By Kate Zernike
The New York Times
THREE weeks to Election Day and polls project a victory, possibly a big one, for
In recent days, nervous Obama supporters have traded worry about a survey — widely disputed by pollsters yet voraciously consumed by the politically obsessed — that concluded racial bias would cost Mr. Obama six percentage points in the final outcome. He is, of course, about six points ahead in current polls. See? He’s going to lose.
If he does, it wouldn’t be the first time that polls have overstated support for an African-American candidate. Since 1982, people have talked about the Bradley effect, where even last-minute polls predict a wide margin of victory, yet the black candidate goes on to lose, or win in a squeaker. (In the case that lent the phenomenon its name, Tom Bradley, the mayor of Los Angeles, lost his race for governor, the assumption being that voters lied to pollsters about their support for an African-American.)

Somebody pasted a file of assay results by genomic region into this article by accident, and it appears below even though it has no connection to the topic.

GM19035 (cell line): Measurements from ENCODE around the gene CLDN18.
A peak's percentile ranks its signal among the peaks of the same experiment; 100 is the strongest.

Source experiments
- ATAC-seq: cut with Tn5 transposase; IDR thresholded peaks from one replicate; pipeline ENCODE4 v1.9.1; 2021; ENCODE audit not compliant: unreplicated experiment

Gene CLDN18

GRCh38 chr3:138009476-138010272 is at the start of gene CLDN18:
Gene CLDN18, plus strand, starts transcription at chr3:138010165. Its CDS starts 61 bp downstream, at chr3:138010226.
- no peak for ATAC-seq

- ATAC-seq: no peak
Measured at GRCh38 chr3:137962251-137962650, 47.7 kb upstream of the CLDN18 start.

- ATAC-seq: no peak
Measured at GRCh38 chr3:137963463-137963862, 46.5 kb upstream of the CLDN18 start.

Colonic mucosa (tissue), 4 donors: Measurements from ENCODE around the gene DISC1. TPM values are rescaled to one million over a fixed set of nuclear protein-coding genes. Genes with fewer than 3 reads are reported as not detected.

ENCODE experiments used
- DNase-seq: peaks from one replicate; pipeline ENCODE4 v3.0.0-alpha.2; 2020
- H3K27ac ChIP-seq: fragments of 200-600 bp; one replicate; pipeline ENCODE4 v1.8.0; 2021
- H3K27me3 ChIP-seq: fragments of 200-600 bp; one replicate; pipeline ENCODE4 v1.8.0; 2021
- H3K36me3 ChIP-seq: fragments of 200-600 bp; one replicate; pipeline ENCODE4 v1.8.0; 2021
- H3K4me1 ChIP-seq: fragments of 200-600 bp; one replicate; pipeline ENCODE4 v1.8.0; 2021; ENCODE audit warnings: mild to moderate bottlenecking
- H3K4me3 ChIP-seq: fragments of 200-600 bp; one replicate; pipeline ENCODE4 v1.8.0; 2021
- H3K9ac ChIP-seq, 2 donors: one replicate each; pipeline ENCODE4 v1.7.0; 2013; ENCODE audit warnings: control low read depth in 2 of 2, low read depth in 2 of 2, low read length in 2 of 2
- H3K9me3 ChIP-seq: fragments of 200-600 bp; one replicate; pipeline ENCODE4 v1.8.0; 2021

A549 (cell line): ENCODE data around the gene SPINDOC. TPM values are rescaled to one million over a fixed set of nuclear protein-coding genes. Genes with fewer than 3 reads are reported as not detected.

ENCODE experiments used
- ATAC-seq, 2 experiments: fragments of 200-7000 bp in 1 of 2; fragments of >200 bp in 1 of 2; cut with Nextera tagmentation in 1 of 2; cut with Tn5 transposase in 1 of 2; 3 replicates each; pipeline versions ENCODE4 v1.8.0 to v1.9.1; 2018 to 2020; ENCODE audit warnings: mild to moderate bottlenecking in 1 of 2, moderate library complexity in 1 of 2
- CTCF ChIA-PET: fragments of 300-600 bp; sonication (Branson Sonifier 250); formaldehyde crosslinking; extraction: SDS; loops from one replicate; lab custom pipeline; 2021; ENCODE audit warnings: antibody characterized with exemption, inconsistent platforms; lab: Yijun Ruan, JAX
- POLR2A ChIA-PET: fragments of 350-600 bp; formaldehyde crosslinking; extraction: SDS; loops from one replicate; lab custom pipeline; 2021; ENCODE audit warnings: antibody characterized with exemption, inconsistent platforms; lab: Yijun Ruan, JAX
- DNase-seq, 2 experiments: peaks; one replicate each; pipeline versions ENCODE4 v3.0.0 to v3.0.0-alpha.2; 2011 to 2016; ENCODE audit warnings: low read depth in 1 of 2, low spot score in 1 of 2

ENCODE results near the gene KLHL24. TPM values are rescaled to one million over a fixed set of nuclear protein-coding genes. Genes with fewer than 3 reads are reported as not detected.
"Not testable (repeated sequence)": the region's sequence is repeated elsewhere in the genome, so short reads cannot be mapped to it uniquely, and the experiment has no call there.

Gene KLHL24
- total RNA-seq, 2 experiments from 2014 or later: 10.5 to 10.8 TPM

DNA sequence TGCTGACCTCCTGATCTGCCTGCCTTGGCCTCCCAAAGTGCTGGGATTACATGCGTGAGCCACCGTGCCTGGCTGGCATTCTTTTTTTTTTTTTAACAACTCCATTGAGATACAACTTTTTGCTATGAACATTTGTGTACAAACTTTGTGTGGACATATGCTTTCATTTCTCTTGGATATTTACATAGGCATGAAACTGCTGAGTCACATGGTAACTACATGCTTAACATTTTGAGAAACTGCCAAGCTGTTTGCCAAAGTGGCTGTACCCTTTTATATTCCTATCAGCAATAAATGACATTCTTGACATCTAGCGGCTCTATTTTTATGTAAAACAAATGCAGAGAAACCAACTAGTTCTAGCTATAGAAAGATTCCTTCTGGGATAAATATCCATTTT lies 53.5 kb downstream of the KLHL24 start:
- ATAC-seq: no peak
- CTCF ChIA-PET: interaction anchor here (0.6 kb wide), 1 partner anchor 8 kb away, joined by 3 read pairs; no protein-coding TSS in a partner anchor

But pollsters and political scientists say concern about a Bradley effect — some call it a Wilder effect or a Dinkins effect, and plenty call it a theory in search of data — is misplaced. It obscures what they argue is the more important point: there are plenty of ways that race complicates polling. Considered alone or in combination, these factors could produce an unforeseen Obama landslide with surprise victories in the South, a stunningly large Obama loss, or a recount-thin margin. In a year that has already turned expectations upside down, it is hard to completely reassure the fretters.
MEN OF EFFECT Former Mayor Tom Bradley of Los Angeles, top, and former Gov. L. Douglas Wilder of Virginia, above, both lent their names to a voting phenomenon peculiar to black candidates. Mr. Bradley lost in a close race for governor, while Mr. Wilder won in a close race. Polls predicted that both candidates would win by large margins.